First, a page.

I ask her if she cries if she shoots badly and she says it happens and then adds: "Even sometimes during practice. It's very, very tough because you're so fatigued and the requirements keep getting higher." And her requirement is simply brutal: Be better, better, better, than herself and the world.
"You have to endure," she says, and this is how she lives more, by pushing herself, by believing in her talent, by expressing herself through her art. Her chase is not merely for a medal, but for some elusive mastery over her craft.
There is a lovely candour to her when she says, "I am not very smart in class, but I give my best. I like sports because I can show I am equally capable." There is a life beyond law and medicine and it can be found even in earning a degree in accuracy.
Finals make my heart race, but I like that pressure. It’s challenging and I like challenges.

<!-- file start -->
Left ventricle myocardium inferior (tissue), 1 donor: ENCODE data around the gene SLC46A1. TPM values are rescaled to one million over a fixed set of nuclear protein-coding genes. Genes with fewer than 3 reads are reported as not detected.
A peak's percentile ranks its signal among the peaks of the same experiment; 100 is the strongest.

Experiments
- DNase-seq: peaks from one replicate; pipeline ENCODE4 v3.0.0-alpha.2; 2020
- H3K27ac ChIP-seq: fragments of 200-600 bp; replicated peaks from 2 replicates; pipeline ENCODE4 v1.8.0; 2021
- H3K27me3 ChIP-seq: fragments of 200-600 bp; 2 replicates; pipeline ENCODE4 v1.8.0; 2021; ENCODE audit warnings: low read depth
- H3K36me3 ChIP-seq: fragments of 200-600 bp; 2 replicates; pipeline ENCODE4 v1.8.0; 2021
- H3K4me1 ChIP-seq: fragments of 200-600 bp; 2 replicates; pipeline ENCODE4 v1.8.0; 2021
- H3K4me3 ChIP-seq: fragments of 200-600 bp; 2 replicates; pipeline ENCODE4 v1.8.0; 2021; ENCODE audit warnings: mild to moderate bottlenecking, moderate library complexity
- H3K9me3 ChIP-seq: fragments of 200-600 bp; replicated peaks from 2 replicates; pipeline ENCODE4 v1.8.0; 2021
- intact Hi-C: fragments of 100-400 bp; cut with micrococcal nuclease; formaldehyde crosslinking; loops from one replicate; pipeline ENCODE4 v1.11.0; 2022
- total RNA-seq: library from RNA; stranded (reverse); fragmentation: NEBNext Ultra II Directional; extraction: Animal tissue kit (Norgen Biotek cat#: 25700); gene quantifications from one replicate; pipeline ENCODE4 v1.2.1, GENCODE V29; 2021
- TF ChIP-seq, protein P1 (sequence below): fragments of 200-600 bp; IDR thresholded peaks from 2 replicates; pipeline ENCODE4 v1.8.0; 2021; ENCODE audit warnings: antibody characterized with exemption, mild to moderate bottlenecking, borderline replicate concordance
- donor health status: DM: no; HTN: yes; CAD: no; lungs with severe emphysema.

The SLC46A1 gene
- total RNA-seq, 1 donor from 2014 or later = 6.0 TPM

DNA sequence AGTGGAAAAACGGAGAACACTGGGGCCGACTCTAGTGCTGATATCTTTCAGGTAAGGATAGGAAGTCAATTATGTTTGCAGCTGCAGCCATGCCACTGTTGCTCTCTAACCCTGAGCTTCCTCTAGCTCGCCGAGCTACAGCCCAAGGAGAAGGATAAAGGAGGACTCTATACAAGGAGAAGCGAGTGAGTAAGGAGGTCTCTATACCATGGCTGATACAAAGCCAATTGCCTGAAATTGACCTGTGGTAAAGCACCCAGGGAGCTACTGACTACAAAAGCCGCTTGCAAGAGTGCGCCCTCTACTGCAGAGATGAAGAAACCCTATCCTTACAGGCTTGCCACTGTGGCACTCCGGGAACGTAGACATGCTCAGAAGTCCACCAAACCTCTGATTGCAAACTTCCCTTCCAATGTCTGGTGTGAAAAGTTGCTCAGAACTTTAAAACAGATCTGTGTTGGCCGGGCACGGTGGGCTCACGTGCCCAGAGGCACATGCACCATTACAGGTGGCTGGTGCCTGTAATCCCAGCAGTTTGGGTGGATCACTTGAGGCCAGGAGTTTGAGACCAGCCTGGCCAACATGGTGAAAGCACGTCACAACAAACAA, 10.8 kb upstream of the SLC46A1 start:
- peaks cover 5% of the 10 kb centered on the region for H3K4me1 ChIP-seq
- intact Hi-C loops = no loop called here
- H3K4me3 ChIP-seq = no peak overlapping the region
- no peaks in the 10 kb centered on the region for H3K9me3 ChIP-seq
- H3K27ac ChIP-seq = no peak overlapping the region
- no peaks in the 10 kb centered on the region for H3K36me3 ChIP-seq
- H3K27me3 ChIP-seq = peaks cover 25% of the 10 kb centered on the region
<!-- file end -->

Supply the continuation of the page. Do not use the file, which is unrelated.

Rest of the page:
Veloso is tiny, absent of brawn and not given to a spitting aggressiveness. She's proof that toughness isn't just muscle - it's character. It isn't in-your-face, but the equanimity with which you face life.
And so she stands, as still as a birdwatcher, firing 60 consecutive pellets into a .5mm bull's eye with the knowledge that a single hesitation, a momentary tremor, a passing breeze will mean a painful 9.2 and not a required 10.5. Only millimetres separate both scores, but these are the mad margins of success in a lonely sport. "You are your own companion out there," she says.